13 Jun 2006
I wanted to look up the local train timetable. So naturally, I decided to give the Indian Railways website a go.
Other than the fact that it was probably designed when the idea of the Internet was first conceived… I was appalled by the err.. unuser friendliness of the site.
The navigation is a lesson in chaos theory. Many links opened up new browser windows… some none at all. And the pages on the site are so inconsistent.
And the best part is this. On some pages, when you try to right click, you get an alert message screaming: “Sorry, you do not have permission to right click on this page.”
Oh great. Please tell me whom do I have to contact to obtain the permission. Heck, it’s my computer, my browser, my mouse, and my finger. I suspect they are thinking that allowing the users to right click is a potential security vulnerability. The next logical security measure would be to force people to start wearing special Goggles before viewing the website. Cool.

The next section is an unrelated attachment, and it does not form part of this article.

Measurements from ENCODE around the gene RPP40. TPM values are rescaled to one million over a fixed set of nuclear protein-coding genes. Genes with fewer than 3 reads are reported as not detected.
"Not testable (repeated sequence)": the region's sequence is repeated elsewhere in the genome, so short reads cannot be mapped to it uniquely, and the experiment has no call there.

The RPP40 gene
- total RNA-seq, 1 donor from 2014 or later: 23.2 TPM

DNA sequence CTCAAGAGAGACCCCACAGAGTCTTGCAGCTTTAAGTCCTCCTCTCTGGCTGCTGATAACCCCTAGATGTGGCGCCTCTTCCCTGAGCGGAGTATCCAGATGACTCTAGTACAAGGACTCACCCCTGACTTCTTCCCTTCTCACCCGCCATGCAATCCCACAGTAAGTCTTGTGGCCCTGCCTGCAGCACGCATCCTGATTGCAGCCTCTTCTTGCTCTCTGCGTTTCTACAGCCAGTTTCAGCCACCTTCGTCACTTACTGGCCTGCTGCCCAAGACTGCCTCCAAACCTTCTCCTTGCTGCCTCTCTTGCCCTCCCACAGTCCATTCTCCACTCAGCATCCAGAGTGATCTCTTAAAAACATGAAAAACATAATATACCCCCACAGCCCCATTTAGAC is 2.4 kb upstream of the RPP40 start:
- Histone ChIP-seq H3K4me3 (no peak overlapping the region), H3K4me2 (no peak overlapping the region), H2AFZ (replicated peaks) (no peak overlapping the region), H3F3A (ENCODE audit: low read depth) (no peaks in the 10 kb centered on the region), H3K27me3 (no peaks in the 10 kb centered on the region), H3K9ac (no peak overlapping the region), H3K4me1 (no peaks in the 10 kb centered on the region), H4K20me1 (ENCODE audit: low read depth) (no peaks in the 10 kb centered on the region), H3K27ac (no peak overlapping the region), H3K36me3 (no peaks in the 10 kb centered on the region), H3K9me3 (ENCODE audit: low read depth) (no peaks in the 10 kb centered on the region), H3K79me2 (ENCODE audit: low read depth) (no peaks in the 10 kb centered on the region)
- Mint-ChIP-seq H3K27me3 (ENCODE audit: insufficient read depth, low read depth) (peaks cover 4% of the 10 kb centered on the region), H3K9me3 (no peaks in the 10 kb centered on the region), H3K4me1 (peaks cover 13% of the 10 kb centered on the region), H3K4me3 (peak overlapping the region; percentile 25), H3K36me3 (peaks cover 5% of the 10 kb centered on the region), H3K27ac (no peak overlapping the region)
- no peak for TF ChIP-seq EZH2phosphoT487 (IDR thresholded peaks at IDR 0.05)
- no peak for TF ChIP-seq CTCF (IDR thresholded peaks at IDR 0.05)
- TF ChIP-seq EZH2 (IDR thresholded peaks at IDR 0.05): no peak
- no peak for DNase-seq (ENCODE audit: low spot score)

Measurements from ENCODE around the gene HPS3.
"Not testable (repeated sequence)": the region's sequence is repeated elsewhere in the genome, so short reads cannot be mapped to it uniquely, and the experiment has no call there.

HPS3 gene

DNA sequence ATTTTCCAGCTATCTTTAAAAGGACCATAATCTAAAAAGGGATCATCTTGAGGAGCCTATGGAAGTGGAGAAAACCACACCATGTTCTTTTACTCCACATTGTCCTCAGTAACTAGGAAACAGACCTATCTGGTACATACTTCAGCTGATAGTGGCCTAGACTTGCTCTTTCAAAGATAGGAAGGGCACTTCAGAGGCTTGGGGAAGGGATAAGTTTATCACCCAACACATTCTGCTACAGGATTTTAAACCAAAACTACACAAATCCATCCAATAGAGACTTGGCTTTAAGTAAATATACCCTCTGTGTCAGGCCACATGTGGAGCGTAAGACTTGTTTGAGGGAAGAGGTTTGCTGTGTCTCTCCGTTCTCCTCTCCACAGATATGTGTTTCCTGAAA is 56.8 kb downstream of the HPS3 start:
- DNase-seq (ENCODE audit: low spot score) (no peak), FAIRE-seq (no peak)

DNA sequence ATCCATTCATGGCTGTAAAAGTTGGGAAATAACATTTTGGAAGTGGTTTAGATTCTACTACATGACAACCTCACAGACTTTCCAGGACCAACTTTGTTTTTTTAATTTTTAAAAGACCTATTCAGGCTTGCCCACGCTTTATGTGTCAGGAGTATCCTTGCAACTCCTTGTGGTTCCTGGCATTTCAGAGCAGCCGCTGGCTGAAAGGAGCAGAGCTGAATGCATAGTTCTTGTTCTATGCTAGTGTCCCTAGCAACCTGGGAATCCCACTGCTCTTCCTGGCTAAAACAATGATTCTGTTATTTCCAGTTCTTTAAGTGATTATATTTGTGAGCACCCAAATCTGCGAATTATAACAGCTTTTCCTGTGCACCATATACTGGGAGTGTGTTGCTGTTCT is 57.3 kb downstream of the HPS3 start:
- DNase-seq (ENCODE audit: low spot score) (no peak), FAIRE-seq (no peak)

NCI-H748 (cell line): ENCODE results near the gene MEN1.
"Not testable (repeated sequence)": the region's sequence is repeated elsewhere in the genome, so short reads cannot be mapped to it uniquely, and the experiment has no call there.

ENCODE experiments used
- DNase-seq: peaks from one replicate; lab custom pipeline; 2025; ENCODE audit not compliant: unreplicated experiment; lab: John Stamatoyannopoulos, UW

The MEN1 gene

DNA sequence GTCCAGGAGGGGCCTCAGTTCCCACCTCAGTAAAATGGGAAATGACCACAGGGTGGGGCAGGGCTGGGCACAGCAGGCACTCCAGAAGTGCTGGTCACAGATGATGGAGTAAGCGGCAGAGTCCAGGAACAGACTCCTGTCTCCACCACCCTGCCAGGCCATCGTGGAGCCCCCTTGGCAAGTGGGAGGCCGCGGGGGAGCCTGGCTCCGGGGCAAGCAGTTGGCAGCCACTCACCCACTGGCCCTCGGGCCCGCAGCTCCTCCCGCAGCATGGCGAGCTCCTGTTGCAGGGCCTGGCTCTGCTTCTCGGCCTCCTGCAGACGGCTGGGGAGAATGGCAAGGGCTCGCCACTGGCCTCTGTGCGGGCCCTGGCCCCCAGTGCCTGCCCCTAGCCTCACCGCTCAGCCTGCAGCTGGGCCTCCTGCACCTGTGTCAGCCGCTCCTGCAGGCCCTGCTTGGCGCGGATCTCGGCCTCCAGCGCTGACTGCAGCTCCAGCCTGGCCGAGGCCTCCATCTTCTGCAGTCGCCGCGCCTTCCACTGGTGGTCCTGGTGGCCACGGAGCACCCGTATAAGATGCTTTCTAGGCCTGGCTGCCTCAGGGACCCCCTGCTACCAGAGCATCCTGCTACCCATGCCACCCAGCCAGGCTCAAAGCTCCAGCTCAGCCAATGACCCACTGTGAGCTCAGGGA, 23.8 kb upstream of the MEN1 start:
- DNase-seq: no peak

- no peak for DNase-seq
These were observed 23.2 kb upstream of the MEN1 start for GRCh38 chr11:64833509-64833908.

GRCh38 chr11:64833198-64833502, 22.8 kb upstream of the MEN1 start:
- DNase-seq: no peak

A week ago, there was this tribute to the Minister for Railways on the newspaper, glorifying him for having brought 100 million Rupees profit in the previous year. If only some amount of such profits is used properly to upgrade the websites of the government bodies.
Five years ago, a proper website would not have made a big difference. But today, as more and more people have access to the Web, it is imperative that something is done to revamp the ancient websites.
Let us address the problem of Digital Provide first. Then we can talk about Digital Divide.